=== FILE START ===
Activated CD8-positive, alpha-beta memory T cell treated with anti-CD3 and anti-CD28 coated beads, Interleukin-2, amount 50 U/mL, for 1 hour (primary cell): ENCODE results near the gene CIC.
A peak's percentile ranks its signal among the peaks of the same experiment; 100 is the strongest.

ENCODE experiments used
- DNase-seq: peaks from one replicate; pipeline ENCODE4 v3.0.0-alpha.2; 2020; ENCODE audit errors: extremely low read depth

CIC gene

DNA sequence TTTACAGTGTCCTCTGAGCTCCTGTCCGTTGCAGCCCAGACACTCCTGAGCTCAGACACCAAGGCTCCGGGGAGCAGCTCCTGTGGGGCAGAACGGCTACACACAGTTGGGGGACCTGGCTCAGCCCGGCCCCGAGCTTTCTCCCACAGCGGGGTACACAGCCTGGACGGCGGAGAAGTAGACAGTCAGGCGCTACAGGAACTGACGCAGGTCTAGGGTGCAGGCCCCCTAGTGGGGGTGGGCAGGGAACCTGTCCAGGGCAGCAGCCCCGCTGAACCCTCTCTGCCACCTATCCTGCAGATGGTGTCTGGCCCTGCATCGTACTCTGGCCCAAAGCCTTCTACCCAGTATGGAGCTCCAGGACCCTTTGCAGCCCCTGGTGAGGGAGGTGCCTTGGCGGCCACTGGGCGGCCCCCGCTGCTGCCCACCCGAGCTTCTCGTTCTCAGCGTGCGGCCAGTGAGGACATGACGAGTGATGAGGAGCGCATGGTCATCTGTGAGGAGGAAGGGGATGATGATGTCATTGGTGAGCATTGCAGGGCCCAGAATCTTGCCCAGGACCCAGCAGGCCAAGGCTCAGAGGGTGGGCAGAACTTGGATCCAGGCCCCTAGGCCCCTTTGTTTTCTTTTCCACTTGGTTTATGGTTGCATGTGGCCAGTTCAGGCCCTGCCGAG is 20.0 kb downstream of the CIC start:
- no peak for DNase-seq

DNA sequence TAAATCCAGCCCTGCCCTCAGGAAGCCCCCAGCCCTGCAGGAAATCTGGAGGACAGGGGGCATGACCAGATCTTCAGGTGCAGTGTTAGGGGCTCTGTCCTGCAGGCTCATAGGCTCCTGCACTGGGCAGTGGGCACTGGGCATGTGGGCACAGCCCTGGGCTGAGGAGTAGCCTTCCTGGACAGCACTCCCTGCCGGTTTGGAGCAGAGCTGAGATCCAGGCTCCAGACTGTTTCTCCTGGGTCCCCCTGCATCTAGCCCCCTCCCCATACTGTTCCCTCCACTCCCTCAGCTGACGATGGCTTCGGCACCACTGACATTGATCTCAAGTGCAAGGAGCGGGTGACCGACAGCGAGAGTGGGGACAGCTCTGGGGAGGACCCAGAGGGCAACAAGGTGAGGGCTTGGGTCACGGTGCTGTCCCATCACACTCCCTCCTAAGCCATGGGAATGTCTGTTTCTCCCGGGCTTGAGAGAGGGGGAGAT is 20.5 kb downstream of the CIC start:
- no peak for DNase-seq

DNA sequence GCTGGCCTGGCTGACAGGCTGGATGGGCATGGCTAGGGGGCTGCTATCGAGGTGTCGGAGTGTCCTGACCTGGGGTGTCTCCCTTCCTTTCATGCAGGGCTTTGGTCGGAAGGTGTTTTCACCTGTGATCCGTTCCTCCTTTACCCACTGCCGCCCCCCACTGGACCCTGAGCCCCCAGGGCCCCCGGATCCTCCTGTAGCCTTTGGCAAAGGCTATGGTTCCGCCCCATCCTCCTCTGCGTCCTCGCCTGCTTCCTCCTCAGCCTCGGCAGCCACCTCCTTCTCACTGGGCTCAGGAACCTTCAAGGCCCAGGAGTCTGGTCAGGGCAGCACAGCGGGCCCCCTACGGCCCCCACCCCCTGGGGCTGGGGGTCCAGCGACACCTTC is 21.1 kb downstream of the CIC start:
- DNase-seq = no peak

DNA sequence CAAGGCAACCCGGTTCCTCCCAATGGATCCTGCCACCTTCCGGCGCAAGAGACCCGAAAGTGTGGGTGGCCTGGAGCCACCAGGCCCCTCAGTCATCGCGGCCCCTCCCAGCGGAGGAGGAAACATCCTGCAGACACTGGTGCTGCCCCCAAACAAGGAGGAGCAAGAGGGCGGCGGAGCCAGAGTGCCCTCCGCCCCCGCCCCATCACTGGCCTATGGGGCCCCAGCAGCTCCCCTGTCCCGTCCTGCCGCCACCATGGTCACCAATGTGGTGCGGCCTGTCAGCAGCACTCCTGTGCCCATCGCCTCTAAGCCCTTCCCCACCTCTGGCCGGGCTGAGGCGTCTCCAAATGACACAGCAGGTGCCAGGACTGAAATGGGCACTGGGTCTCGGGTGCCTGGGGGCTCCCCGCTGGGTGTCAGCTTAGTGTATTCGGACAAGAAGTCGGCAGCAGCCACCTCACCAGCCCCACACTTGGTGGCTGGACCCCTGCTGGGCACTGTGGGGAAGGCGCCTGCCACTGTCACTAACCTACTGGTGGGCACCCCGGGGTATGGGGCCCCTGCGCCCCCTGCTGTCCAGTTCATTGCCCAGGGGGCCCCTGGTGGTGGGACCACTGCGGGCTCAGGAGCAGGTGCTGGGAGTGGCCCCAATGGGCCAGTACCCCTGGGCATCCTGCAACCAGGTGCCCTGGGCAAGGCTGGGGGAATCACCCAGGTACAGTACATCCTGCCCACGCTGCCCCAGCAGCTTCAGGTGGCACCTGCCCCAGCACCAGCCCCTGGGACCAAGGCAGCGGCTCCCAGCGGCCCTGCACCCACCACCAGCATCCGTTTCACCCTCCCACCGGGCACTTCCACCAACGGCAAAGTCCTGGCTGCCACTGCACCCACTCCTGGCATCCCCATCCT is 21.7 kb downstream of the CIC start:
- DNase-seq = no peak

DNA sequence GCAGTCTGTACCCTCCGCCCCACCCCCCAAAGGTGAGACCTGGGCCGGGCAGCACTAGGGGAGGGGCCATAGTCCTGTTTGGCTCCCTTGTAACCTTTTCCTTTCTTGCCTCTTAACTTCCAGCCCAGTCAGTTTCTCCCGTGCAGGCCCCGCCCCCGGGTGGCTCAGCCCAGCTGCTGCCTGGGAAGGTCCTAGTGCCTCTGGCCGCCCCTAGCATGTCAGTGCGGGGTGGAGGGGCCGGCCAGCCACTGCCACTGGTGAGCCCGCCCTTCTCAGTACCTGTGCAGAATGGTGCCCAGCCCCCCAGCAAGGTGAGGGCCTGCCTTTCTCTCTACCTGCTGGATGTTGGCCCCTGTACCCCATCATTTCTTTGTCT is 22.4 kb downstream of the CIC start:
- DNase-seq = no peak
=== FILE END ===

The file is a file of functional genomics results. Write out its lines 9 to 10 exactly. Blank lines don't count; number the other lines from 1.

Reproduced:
- no peak for DNase-seq

DNA sequence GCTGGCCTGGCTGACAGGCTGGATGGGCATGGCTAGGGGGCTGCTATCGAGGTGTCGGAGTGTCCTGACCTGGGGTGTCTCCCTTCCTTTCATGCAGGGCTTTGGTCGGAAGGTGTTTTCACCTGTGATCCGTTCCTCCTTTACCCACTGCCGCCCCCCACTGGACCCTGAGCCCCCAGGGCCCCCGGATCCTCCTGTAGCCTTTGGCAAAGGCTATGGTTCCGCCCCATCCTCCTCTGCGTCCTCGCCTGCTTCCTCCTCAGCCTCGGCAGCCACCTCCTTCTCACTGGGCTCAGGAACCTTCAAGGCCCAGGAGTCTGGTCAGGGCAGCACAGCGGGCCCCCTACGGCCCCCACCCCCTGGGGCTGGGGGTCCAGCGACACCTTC is 21.1 kb downstream of the CIC start: